Submitted by krishna.dani on
Dear RESTers

I am new to REST and to SPM. I would be grateful for any advice.

I have resting state fMRI data (3mins, TR 3s) and I am keen to look at the ALFF in a lesion and on the contralateral hemisphere to detect any differences. For each of my scans the lesion is in a different place, difference size, and may affect either hemisphere.

If I generate the ALFF map and calculate the mean ALFF value in lesion and in a mirror region is this valid or would higher level statistics be more appropriate?



I think it is not valid to compare ALFF in different places, because different places usually have different ALFF. You could use a mask contained all of the places and compared with them. This is only my suggestion.


Thu, 05/06/2010 - 15:02

Thanks for that.

My aim was not to compare ALFF between lesions; rather it is to determine if the lesion has any effect on ALFF. Looking for the best approach.



It is a good idea to compare ALFF between a pair of homologous regions (voxels), or hemispheric asymmetry. I guess it is particularly important to locate high activity of epileptic focus. However, a common issue for brain lesion studies is that the location varies from case to case. It might be difficult to say if an asymmetric index (e.g., L-R, L/R, 2*(L-R)/(L+R)) is abnormal. You can try to download a large sample of dataset from You may try comparing your results with that of the large sample size. Although the scanning parameters are different from center to center, the asymmetric index may be considered as a stardardized measure.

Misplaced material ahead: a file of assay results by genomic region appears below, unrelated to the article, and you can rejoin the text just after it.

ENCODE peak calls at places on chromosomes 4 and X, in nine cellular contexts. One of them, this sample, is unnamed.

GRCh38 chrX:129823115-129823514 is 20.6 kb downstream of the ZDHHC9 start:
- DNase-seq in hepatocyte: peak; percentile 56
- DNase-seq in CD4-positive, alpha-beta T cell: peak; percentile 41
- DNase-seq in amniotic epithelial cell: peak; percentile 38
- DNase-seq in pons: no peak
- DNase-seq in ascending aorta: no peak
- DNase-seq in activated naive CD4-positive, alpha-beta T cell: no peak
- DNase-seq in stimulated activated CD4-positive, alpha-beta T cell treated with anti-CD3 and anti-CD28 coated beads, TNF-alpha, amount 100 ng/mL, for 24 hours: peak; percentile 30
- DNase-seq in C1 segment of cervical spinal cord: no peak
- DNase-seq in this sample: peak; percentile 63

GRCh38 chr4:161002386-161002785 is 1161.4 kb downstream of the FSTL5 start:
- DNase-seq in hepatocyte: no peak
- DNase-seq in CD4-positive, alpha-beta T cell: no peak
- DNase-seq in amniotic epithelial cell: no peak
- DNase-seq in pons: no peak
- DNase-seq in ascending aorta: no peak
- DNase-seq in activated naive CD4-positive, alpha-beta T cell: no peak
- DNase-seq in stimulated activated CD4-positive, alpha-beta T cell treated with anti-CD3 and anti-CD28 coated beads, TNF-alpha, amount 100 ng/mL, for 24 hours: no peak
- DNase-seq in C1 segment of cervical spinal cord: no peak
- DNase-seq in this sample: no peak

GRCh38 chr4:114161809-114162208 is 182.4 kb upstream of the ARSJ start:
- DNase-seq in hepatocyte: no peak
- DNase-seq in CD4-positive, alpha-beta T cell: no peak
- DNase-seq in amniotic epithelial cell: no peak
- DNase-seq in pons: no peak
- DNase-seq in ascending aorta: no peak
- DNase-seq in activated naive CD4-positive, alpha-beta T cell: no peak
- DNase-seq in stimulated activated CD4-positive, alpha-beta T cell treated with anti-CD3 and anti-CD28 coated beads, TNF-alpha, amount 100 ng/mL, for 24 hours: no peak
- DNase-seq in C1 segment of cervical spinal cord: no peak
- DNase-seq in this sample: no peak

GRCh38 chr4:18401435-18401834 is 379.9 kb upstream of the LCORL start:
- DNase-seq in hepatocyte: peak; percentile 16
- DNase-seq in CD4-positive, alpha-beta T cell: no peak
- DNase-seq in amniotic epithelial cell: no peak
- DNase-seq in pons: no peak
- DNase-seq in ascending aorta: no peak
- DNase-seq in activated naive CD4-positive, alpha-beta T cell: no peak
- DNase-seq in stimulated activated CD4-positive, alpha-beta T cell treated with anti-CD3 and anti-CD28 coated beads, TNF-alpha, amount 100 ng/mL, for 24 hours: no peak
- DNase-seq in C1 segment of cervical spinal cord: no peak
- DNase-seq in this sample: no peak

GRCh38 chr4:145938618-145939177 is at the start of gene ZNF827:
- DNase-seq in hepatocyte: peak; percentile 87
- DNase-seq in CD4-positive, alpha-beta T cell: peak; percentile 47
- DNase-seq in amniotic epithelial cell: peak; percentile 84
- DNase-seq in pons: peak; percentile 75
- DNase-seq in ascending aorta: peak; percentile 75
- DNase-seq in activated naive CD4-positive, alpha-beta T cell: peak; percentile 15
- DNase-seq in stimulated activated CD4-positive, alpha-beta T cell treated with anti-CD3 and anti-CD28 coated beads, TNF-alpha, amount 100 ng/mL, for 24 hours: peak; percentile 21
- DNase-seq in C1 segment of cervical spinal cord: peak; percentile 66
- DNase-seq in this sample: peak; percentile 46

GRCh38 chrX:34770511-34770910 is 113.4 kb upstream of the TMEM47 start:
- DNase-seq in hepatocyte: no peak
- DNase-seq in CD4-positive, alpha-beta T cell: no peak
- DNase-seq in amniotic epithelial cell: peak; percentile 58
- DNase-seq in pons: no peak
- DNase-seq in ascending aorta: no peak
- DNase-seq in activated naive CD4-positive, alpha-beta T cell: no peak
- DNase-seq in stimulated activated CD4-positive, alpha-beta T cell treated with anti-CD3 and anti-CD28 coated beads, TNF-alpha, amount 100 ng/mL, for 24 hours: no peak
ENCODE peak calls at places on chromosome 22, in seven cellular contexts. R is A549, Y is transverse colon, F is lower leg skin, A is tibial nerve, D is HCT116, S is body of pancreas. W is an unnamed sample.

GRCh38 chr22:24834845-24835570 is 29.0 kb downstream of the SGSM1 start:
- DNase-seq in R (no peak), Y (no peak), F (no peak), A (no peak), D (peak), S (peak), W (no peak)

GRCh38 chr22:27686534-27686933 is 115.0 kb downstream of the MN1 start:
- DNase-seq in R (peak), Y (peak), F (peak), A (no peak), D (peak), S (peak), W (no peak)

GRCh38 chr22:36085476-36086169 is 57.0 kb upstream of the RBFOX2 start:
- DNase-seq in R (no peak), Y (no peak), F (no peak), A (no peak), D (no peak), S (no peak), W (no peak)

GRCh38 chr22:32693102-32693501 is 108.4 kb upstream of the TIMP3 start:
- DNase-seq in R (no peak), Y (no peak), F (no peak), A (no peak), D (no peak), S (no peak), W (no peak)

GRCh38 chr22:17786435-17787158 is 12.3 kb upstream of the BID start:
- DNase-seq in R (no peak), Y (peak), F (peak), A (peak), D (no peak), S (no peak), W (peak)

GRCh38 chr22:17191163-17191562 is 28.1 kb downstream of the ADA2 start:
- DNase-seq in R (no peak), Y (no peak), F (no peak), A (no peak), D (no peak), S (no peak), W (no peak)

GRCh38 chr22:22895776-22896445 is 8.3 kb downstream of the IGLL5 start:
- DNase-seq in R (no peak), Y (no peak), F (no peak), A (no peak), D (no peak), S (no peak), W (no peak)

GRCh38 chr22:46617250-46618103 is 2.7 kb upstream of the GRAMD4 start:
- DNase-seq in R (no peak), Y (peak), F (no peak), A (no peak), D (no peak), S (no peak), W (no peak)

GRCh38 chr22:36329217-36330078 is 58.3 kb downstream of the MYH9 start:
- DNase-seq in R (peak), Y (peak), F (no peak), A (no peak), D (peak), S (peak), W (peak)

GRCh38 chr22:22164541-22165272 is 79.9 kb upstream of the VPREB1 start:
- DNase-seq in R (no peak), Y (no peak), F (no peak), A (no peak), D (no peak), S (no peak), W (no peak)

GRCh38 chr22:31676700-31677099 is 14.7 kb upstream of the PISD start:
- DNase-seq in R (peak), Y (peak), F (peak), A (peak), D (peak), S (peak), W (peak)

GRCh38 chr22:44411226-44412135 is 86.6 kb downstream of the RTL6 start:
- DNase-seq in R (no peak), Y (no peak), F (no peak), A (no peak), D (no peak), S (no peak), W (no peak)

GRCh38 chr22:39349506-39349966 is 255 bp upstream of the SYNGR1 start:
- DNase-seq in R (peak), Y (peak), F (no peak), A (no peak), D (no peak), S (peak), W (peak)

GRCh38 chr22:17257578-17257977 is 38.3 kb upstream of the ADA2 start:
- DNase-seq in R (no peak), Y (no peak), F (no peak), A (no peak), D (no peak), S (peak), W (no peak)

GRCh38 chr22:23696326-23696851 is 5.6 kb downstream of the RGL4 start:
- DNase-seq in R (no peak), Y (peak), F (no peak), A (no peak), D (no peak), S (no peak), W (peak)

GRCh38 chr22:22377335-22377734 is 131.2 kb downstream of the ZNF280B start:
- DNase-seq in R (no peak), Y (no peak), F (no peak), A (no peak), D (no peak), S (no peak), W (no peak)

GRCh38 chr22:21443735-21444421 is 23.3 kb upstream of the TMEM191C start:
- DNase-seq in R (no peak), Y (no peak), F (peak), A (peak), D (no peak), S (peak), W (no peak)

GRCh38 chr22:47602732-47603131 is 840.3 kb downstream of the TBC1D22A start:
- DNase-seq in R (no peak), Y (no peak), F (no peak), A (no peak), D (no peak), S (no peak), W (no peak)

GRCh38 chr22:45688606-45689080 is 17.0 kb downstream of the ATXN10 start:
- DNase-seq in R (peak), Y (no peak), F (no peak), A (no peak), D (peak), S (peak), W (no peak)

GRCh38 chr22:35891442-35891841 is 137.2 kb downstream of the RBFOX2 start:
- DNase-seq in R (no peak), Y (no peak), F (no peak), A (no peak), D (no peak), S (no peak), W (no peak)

This advice is very helpful. Is it reasonble to use the raw signal intensities from the ALFF map (ipsi and contra-lateral regions)  to calculate this asymmetric index?

Thanks, Krishna


Mon, 05/10/2010 - 01:40

In reply to by krishna.dani

Hi Krishna,
I think it is OK (if you call it 'raw signal intensity:). Please not that asymmetric index can be calculated in at least two ways, "L-R" and "2*(L-R)/(L+R)". The statistical results will be differernt.


I am currently calculating the ALFF index from raw signal intensities on the ALFF maps.

Are the raw signal intensities in any particular units?

The reason I ask is that, surprisingly, the CSF appears to have amongst the brightest signal on the raw ALFF maps.

YAN Chao-Gan

Fri, 06/25/2010 - 16:14

In reply to by krishna.dani

This is why the fractional ALFF is proposed.
Please see details in:

J Neurosci Methods. 2008 Jul 15;172(1):137-41. Epub 2008 Apr 22.

An improved approach to detection of amplitude of low-frequency fluctuation (ALFF) for resting-state fMRI: fractional ALFF.

Zou QH, Zhu CZ, Yang Y, Zuo XN, Long XY, Cao QJ, Wang YF, Zang YF.

State Key Laboratory of Cognitive Neuroscience and Learning, Beijing Normal University, PR China.